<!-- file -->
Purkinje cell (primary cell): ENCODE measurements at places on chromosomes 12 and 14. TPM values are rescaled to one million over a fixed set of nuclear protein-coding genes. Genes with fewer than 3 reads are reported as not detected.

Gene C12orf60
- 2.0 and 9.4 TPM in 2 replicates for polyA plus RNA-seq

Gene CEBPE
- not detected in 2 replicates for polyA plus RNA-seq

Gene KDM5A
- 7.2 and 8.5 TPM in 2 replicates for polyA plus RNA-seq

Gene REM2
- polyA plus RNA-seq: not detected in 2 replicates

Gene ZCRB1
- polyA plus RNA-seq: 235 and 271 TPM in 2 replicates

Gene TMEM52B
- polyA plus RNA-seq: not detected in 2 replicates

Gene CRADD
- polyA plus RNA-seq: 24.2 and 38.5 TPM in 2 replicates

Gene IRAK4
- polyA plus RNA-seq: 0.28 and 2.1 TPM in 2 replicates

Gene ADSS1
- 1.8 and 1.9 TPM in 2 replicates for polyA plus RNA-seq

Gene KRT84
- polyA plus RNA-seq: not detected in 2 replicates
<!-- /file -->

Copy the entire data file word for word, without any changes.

Purkinje cell (primary cell): ENCODE measurements at places on chromosomes 12 and 14. TPM values are rescaled to one million over a fixed set of nuclear protein-coding genes. Genes with fewer than 3 reads are reported as not detected.

Gene C12orf60
- 2.0 and 9.4 TPM in 2 replicates for polyA plus RNA-seq

Gene CEBPE
- not detected in 2 replicates for polyA plus RNA-seq

Gene KDM5A
- 7.2 and 8.5 TPM in 2 replicates for polyA plus RNA-seq

Gene REM2
- polyA plus RNA-seq: not detected in 2 replicates

Gene ZCRB1
- polyA plus RNA-seq: 235 and 271 TPM in 2 replicates

Gene TMEM52B
- polyA plus RNA-seq: not detected in 2 replicates

Gene CRADD
- polyA plus RNA-seq: 24.2 and 38.5 TPM in 2 replicates

Gene IRAK4
- polyA plus RNA-seq: 0.28 and 2.1 TPM in 2 replicates

Gene ADSS1
- 1.8 and 1.9 TPM in 2 replicates for polyA plus RNA-seq

Gene KRT84
- polyA plus RNA-seq: not detected in 2 replicates